The Indiana Utility R e g u l a t o r y Commission (IURC) has approved a collaborative settlement reached in July by NIPSCO, the Indiana Office of Utility Consumer Counselor (OUCC), NIPSCO’s industrial customers and a coalition of eight northern I n d i a n a Municipalities regarding new rates for its more than 457,000 electric customers across northern Indiana. The newly approved electric base rates - which have not been modified in 24 years - are being updated to reflect investments made to improve service reliability and environmental technology, including the $330 million purchase of the highly efficient

Sugar Creek natural gas-fired power plant in West Terre Haute, as well as costs associated with customer growth, system upgrades and ongoing maintenance. A residential electric customer using 688 kilowatt hours a month on average will see a 4.5 percent base rate increase (or $3.33 per month). This effective change is half of the request NIPSCO filed in 2010 and three times less than what was approved by the IURC in the company’s 2008 case but never applied to customer bills. Residential Electric Customer Bill impact: for an average of 688 kilowatt hours of monthly usage, the current bill would be $74.88. The proposed bill would be raised to $78.21, an increase of

$3.33 or 4.45 percent. The newly approved electric rates are expected to take effect immediately. “This decision is a pivotal step in furthering our commitment to enhance reliability and customer service for our customers, while providing a modern energy infrastructure to support northern Indiana jobs and economic growth,� NIPSCO CEO Jimmy Staton said. “The approved settlement also helps provide families, businesses and industries with the reliable, affordable and environmentally sustainable energy they need now and in the future.� The decision reflects a number of benefits to customers, including: - A lower bill


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grade), upper elementary (third grade – sixth grade), teens (seventh - twelfth), and adults (Disciple 101 with the pastor, men, women, progressive class, victory class) begin. As we grow, classes will change. A light breakfast will be served beginning at 9:30 a.m., so come early and enjoy. “This change in services comes about as the result of our desire to make disciples of Jesus Christ and to teach the foun-




North Manchester Office: 106 West Street 260.982.6200 t#JQQVT#BOLDPN .FNCFS'%*$t&RVBM)PVTJOH-FOEFS

increase than what was originally requested - A platform for ongoing NIPSCO investments in improving customer service, reliability and environmental technology. - NIPSCO-funded rebates to convert electric furnaces to more efficient natural gas units. Resolution of Municipality Group’s concerns regarding rates for streetlights and traffic lights. An expanded interruptible service program for NIPSCO’s largest industrial customers. This voluntary program ultimately benefits all customers by meeting near-term and planned system energy needs, including periods of peak demand when market prices are high. “While providing a much smaller base rate increase than originally requested, this agreement ensures NIPSCO will be able to continue making the infrastructure investments that will be needed for safe, reliable service,� said Indiana Utility Consumer Counselor David Stippler. “I am pleased that the OUCC, NIPSCO and other settling parties were able to work together to reach a balanced resolution to this extremely complicated litigation.� “We believe the concerns raised by the local municipalities were addressed through this process, which was both open and collaborative,� said Michael Griffin, representing the coalition of northern Indiana municipali-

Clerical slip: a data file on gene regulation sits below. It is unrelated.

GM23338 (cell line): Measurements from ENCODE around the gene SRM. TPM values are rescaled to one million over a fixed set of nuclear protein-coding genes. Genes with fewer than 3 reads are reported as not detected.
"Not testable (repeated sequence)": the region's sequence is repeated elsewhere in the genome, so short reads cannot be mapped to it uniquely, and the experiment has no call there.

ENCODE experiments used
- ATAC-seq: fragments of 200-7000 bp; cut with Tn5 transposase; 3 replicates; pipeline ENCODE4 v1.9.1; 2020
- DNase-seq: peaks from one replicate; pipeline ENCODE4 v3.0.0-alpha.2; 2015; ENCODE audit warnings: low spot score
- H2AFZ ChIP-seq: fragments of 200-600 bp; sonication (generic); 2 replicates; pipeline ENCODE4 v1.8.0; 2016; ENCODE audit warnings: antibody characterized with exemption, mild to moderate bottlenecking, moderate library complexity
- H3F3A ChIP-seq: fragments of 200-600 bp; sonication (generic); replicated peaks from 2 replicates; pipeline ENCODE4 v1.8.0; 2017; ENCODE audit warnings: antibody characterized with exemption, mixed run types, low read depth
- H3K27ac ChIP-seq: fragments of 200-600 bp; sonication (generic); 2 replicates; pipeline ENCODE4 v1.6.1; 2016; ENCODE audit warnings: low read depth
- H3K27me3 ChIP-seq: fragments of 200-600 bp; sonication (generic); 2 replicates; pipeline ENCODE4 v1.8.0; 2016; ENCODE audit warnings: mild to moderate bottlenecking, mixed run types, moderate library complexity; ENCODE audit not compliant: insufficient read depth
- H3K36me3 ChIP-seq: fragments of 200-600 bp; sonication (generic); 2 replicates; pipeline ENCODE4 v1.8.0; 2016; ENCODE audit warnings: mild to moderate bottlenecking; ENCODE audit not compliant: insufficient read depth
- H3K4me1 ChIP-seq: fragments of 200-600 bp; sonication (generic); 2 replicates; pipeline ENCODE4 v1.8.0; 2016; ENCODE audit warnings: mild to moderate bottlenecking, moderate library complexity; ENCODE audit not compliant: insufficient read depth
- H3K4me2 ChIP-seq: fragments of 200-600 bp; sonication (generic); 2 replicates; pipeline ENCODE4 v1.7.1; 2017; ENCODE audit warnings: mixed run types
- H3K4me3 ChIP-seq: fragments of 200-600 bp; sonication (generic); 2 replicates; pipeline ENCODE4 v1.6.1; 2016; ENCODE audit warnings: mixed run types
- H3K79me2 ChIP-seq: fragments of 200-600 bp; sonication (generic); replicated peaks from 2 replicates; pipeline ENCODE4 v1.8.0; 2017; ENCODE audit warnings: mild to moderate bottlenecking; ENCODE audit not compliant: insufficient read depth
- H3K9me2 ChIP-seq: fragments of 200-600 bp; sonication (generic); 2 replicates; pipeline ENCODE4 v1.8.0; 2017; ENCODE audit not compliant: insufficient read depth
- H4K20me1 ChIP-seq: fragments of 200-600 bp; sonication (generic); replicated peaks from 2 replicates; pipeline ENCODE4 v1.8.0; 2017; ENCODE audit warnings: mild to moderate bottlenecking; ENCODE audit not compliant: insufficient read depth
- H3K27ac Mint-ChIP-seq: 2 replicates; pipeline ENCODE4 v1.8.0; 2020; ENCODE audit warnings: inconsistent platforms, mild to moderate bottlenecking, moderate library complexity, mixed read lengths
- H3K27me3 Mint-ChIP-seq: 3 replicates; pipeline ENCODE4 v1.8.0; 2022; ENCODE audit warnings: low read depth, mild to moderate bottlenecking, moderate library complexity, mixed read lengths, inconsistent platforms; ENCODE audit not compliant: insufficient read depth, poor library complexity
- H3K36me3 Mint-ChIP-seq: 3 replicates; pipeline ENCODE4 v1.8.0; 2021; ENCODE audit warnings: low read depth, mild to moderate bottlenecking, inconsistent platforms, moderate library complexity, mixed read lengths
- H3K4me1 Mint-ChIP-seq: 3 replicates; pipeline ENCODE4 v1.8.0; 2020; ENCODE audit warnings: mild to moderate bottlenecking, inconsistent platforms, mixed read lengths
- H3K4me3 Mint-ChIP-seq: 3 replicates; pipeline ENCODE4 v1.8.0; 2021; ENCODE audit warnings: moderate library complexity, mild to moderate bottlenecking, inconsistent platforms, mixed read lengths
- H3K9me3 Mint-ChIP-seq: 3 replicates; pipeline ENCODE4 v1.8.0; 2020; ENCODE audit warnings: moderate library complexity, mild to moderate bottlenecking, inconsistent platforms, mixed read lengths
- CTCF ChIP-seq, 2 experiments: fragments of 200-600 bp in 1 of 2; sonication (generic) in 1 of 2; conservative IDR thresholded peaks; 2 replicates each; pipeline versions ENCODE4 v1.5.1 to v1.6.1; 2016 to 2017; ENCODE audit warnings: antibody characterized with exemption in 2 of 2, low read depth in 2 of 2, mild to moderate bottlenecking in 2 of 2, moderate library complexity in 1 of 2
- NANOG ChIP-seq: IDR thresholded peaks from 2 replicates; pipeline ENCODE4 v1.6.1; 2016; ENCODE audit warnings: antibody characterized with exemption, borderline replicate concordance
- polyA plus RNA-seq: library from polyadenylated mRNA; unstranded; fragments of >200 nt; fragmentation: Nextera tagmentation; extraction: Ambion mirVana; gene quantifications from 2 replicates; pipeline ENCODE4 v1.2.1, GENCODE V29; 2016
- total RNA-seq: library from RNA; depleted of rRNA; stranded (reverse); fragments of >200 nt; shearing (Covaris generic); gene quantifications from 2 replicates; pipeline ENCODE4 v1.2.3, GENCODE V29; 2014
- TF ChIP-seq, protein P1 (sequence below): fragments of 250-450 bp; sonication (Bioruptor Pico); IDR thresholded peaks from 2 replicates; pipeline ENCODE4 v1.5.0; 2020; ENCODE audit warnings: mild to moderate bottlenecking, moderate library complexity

ties, including Dyer, East




Munster, Schererville, Valparaiso


Winfield. “This agreement provides a reasonable solution for local




Indiana working hard to manage very tight and


lenged budgets.� NIPSCO anticipates that the decision will help



maintain rates






According to the most recent







rates, NIPSCO’s residential, commercial and industrial electric rates are below the



nationally for electricity and near the Indiana average. A




IURC’s decision will be available on the IURC’s electronic doc-

ument system by visi




g /IURC/eds/


searching for Cause

No. 43969. It will also be available on the OUCC


at 3.htm. For more information about NIPSCO’s rates and this filing,

customers are encour-

aged to visit



OUCC’s Website at

December 28, 2011


Corn crop heads for sixth record year to feed 1 billion cows Farmers will reap a record corn crop for a sixth consecutive season in 2012, slowing a slump in stockpiles of livestock feed as global meat demand approaches a quarter of a billion metric tons. Production will rise 4.8 percent to 867.5 million metric tons in 2011-12, curbing the drop in inventories to 0.8 percent, the smallest decline in three years, the U.S. Department of Agriculture estimates. With harvests expanding from Argentina to China, prices will fall as much as 30 percent to $4.305 a bushel in Chicago trading next year, according to the median of 24 analyst estimates compiled by Bloomberg News. Corn prices doubled in the past two